Yesterday, I had a post on Big Government which focused on a subpoena Rep. Darrell Issa had sent to Patrick J. Cunningham, Chief of the Criminal Division, U.S. Attorney’s Office for the District of Arizona. In both the subpoena and a letter accompanying it, Issa made two complaints: 1. That Cunningham had theretofore refused to voluntarily testify before the House Oversight Committee, and 2. That members of the DOJ had informed Issa that some of their inaccuracies in testimony were due to false information they’d been provided by Cunningham.
The subpoena demanded Cunningham testify before the committee on January 24, 2012. And yesterday, Cunningham’s attorney, Tobin J. Romero, made it known that although his client will show up as demanded, he will not be providing any information to Issa and the rest of the committee.
Here’s an excerpt from Romero’s letter:
My client, Patrick Cunningham, has spent his entire 32-year career in government service, including as a JAG officer in the United States Army, as a state court prosecutor, and as a federal prosecutor. He also served on the State Bar of Arizona’s Committee on Rules of Professional Conduct (Ethics Committee) from 1995 to 2002. When he returned to the United States Attorney’s Office in 2010, he did so to advance the law enforcement interests of the United States. Regrettably, he now finds himself caught in the middle of a dispute between the Legislative Branch and the Executive Branch, with both, according to the allegations in your letter, finding it convenient to make accusations that are inconsistent with the documentary evidence and the public record.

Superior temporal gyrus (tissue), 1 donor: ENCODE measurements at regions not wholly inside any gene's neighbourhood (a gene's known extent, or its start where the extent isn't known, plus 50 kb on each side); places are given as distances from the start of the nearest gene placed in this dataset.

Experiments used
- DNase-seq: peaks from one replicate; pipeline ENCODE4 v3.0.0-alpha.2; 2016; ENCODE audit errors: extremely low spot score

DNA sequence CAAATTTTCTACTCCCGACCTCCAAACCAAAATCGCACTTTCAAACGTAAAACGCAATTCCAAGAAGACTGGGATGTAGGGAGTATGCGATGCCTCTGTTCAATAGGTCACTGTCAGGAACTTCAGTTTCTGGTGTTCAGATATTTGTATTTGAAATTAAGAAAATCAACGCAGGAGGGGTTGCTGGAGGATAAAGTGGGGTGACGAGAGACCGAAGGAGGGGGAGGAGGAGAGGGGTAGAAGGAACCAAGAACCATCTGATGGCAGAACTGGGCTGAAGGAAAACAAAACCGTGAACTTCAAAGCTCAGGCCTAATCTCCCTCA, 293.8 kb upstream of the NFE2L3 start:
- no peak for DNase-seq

The body of the letter then highlights how Cunningham had, in fact, not knowingly provided inaccurate information to the DOJ (according to Romero). It also addresses the charge that Cunningham “approved…unacceptable tactics used in Fast and Furious” by asserting that this charge has not been backed up with documentation by the House Oversight Committee, and then hints at the fear that others may be positioning Cunningham as a fall guy for the Fast and Furious debacle.
Therefore, Romero wrote:
As a professional courtesy, and to avoid needless preparation for the Committee and its staff for a deposition next week, I am writing to advise you that my client is going to assert his constitutional privilege not to be compelled to be a witness against himself.
Last night, as a guest on NRA Radio’s Cam & Company, Cam and I discussed this very issue. We talked about whether or not Cunningham was being set up as a scapegoat for others who are much higher up the food chain in the Fast and Furious saga. Personally, I’m still not sure. However, it certainly is a possibility, and it’s clearly one that his attorney is using to justify his client’s silence on the gun-running scheme.